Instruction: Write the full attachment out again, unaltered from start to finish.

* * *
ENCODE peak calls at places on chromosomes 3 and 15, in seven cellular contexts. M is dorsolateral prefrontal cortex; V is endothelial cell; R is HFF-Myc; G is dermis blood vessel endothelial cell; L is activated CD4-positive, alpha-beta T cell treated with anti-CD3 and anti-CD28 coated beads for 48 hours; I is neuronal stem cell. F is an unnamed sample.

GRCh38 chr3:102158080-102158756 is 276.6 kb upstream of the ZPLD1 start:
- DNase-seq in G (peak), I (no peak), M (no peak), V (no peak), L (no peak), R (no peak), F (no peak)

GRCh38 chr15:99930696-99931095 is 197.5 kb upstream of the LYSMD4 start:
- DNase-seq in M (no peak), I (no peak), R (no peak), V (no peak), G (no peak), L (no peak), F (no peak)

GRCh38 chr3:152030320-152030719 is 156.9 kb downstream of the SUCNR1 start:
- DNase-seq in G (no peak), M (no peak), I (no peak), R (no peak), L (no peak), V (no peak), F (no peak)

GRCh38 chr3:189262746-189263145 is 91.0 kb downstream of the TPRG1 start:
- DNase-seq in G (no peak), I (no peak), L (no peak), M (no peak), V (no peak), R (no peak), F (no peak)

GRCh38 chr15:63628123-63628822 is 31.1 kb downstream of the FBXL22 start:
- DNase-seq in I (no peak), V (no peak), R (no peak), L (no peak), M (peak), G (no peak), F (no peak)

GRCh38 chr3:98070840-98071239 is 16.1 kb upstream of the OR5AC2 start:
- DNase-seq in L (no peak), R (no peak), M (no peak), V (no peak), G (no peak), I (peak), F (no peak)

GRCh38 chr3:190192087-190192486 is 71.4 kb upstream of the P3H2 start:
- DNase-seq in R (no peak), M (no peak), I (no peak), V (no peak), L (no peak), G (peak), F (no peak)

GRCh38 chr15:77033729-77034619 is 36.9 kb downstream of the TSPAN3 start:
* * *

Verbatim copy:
ENCODE peak calls at places on chromosomes 3 and 15, in seven cellular contexts. M is dorsolateral prefrontal cortex; V is endothelial cell; R is HFF-Myc; G is dermis blood vessel endothelial cell; L is activated CD4-positive, alpha-beta T cell treated with anti-CD3 and anti-CD28 coated beads for 48 hours; I is neuronal stem cell. F is an unnamed sample.

GRCh38 chr3:102158080-102158756 is 276.6 kb upstream of the ZPLD1 start:
- DNase-seq in G (peak), I (no peak), M (no peak), V (no peak), L (no peak), R (no peak), F (no peak)

GRCh38 chr15:99930696-99931095 is 197.5 kb upstream of the LYSMD4 start:
- DNase-seq in M (no peak), I (no peak), R (no peak), V (no peak), G (no peak), L (no peak), F (no peak)

GRCh38 chr3:152030320-152030719 is 156.9 kb downstream of the SUCNR1 start:
- DNase-seq in G (no peak), M (no peak), I (no peak), R (no peak), L (no peak), V (no peak), F (no peak)

GRCh38 chr3:189262746-189263145 is 91.0 kb downstream of the TPRG1 start:
- DNase-seq in G (no peak), I (no peak), L (no peak), M (no peak), V (no peak), R (no peak), F (no peak)

GRCh38 chr15:63628123-63628822 is 31.1 kb downstream of the FBXL22 start:
- DNase-seq in I (no peak), V (no peak), R (no peak), L (no peak), M (peak), G (no peak), F (no peak)

GRCh38 chr3:98070840-98071239 is 16.1 kb upstream of the OR5AC2 start:
- DNase-seq in L (no peak), R (no peak), M (no peak), V (no peak), G (no peak), I (peak), F (no peak)

GRCh38 chr3:190192087-190192486 is 71.4 kb upstream of the P3H2 start:
- DNase-seq in R (no peak), M (no peak), I (no peak), V (no peak), L (no peak), G (peak), F (no peak)

GRCh38 chr15:77033729-77034619 is 36.9 kb downstream of the TSPAN3 start: